Well, we care lots.  We, who upon discovering that he didn't have a second name, christened him John Elton - after his favourite singer/performer - we care that he runs his heart out - that he feels the rush of the hundreds of thousands of spectators cheering him on - that amongst that throng of voices he'll hear ours sending him wings under his feet - that he feels the thrill of achievement and sweet victory when he finally crosses the finish line. 
It's interesting to reflect on the the doctor's cliche manifesting itself in real time in our family.  Life is a beautiful metaphor.

*elites = world class, high performance, highest speed/lowest time runners

4 Apr 2012

Cutting Edge

The Inspire.com discussion groups are abuzz with an emerging treatment for difficult-to-reach ovarian cancer tumours called CyberKnife.  Contrary to what its name conjures up, it is a robotic radiosurgery system - a non-invasive alternative to conventional surgery.  It delivers pinpoint beams of high-dose radiation to tumours with remarkable accuracy.  It purports to offer a pain-free option to patients with inoperable or surgically complex tumours with quick recovery time.  All of this seems to indicate a better quality of treatment and perhaps lower cost overall.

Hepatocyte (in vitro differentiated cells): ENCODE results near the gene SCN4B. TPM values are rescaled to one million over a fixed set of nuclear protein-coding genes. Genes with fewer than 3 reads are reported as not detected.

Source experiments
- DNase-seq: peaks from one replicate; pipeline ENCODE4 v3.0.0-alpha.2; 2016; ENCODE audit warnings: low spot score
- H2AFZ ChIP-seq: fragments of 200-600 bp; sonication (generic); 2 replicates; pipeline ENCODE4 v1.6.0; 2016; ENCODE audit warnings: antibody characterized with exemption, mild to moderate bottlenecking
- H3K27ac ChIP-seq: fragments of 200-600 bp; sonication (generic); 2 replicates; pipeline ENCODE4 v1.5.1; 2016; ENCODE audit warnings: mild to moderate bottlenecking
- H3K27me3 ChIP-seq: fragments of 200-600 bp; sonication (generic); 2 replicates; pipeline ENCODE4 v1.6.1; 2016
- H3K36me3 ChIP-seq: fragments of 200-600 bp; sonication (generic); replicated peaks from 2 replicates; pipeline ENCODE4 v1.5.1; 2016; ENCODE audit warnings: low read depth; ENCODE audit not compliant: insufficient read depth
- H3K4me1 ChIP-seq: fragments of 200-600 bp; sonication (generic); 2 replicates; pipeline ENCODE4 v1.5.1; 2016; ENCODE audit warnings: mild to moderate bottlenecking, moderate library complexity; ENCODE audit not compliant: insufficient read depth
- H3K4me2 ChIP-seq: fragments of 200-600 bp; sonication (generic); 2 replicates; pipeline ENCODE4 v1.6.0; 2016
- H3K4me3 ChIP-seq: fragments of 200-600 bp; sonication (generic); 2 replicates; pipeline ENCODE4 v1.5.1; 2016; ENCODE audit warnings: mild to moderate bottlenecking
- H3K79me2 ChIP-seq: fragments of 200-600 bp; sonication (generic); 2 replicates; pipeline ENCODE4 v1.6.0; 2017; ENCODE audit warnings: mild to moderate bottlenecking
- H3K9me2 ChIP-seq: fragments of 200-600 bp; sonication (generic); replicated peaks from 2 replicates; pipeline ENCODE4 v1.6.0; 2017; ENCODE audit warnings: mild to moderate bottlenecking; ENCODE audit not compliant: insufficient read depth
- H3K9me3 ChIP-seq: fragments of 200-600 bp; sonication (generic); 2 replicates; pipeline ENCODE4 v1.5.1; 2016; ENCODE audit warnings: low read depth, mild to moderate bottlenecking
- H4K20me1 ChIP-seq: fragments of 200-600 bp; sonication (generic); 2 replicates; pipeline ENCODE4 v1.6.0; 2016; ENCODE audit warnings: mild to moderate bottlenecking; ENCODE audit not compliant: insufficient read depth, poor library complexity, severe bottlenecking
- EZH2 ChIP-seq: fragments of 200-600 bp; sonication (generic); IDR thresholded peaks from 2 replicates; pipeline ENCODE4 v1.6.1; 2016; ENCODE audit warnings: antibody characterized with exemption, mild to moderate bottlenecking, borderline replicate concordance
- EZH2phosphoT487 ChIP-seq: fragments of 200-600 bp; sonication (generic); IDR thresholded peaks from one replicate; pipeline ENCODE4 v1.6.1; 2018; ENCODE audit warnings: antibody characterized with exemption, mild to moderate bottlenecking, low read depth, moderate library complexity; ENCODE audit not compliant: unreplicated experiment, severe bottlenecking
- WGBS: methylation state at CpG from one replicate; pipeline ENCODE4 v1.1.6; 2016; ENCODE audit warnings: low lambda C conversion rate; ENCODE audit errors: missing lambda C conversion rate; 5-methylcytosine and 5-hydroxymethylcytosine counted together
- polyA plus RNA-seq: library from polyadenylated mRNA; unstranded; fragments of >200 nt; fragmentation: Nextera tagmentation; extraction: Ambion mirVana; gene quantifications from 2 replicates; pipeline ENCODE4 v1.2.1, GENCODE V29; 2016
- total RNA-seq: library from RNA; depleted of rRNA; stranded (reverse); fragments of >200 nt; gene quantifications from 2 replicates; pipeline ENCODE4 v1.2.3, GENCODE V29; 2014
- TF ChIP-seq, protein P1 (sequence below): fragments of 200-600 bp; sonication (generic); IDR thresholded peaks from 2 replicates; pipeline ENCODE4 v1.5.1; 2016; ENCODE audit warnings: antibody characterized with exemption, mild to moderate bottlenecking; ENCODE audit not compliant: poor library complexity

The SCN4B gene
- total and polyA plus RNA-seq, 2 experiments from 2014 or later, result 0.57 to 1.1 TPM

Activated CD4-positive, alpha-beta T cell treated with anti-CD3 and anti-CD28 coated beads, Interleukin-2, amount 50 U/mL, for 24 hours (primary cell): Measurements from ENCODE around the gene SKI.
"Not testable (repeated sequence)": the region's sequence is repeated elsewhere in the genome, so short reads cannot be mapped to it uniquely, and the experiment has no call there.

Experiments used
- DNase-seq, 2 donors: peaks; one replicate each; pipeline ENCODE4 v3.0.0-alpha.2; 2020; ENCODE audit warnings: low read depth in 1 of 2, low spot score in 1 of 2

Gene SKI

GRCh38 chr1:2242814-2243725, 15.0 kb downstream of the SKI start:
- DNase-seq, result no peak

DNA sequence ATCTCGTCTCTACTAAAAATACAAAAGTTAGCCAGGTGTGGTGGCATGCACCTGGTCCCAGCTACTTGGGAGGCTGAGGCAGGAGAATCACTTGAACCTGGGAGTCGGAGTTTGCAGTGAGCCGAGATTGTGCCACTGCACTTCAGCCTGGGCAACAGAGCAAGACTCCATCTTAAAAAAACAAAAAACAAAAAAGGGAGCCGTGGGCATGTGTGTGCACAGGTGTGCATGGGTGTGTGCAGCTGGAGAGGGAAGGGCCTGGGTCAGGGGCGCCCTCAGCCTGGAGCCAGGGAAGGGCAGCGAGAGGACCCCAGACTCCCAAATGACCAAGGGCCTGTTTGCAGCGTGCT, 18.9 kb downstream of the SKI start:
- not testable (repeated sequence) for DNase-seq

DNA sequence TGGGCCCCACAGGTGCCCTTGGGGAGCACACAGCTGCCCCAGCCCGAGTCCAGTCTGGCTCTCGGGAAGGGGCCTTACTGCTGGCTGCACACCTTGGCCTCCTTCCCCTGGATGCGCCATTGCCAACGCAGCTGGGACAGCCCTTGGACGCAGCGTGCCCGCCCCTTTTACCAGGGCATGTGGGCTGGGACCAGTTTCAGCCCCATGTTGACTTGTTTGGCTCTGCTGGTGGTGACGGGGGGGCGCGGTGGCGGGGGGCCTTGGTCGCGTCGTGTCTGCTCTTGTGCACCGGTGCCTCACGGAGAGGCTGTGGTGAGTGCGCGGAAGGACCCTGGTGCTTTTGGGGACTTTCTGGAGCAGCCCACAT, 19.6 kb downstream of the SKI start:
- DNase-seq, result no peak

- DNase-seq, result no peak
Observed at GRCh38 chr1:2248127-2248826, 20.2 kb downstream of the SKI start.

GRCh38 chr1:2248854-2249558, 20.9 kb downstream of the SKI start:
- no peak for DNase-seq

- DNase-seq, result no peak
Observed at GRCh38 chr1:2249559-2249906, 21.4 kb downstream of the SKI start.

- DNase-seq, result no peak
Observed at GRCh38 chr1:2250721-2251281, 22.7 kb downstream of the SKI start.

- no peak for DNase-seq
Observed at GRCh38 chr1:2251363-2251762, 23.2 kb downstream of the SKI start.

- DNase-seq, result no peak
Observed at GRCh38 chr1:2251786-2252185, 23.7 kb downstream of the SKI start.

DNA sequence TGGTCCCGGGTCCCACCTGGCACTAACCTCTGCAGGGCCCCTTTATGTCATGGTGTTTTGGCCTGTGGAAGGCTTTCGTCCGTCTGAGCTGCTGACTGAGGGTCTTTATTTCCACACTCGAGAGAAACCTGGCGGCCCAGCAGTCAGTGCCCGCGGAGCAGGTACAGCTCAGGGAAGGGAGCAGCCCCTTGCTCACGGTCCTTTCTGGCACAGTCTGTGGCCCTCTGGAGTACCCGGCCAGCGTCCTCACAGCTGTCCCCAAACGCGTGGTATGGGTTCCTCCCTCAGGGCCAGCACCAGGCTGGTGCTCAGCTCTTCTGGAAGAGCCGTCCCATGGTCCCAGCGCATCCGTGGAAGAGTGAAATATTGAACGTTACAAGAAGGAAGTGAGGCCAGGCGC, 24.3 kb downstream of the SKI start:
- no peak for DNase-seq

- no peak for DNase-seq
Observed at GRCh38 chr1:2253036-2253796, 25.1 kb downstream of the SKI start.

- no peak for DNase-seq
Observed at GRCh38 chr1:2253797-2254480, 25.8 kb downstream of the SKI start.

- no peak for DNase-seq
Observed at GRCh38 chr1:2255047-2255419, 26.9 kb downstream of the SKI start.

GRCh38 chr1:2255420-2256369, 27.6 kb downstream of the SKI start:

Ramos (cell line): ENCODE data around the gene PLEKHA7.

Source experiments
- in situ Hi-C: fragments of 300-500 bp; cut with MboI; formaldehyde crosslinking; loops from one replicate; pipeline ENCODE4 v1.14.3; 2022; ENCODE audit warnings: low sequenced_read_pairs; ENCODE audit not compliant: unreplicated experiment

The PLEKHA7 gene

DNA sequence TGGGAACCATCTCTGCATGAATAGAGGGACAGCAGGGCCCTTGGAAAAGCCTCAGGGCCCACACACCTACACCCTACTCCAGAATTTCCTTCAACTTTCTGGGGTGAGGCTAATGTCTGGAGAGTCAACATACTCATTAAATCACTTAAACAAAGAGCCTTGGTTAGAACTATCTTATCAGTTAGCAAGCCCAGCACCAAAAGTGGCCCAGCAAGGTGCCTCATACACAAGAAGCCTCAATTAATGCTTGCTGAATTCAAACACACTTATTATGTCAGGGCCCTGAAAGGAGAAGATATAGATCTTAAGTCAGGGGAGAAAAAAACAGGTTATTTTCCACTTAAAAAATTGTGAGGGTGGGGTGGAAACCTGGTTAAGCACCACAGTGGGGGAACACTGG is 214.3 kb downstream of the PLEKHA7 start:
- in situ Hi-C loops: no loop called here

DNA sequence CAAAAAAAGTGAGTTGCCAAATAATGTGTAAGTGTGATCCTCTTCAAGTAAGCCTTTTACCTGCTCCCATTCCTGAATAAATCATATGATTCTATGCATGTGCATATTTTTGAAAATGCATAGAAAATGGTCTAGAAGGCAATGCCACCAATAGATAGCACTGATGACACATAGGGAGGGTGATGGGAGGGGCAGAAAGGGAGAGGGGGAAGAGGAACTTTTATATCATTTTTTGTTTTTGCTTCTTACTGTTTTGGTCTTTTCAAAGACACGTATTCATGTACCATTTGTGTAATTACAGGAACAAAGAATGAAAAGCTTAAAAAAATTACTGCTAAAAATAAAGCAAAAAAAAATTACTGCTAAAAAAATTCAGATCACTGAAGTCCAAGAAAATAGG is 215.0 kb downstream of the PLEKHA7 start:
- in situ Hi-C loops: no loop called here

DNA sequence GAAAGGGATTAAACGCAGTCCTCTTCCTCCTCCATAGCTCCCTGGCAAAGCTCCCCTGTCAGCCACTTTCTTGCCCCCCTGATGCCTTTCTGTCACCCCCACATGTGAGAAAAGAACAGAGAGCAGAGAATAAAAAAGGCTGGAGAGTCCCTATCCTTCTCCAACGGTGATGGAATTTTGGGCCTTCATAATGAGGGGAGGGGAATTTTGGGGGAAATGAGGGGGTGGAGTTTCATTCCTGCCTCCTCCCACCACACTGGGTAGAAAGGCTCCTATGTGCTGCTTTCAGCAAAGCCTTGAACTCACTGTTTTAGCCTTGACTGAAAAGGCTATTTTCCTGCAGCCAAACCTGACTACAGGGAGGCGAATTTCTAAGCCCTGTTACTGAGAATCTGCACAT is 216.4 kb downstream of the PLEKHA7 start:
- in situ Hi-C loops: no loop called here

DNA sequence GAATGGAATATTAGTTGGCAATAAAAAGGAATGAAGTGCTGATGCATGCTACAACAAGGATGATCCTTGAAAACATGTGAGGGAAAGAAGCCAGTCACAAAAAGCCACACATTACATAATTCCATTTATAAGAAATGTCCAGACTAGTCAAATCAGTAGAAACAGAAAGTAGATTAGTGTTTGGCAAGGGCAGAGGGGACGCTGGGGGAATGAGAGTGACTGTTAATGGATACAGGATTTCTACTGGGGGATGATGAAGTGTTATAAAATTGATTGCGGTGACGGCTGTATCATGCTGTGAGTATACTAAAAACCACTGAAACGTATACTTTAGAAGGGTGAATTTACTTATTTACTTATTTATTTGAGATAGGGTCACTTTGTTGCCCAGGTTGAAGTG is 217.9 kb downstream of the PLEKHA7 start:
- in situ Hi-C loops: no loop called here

Many ovarian cancer patients have their disease recur in lymph nodes which are often buried in the abdominal cavity.  Disturbing the bowel system to remove lymph nodes by conventional means is rarely done after initial surgery.  The usual secondary treatment involves serial chemotherapy.
This alternative offers new hope with no invasion.  Removing the source of the cancer - i.e. active nodes - offers potential remission without chemo.  Another favourite recurrence site is the liver - the Cyberknife.com site states that "these treatments are usually performed on an outpatient basis in one to five days.  Most patients experience minimal to no side effects...".  Wow.

This treatment could also be appropriate for patients whose health would not permit conventional surgery - no anaesthesia is involved and it eliminates the risk of hemorrhage and infection.  It could also be an option for patients who refuse surgery.   Of course, this technique is not a panacea for deeply embedded or inaccessible tumours.

CyberKnife has been around for years but is only recently being offered more aggressively to ovarian cancer patients.
A similar but different technique is called Gamma Knife - http://www.gamma-knife-surgery.com/.  According to their website, this treatment is recommended for brain lesions which do exist in ovarian cancer patient metastases, however, rarely.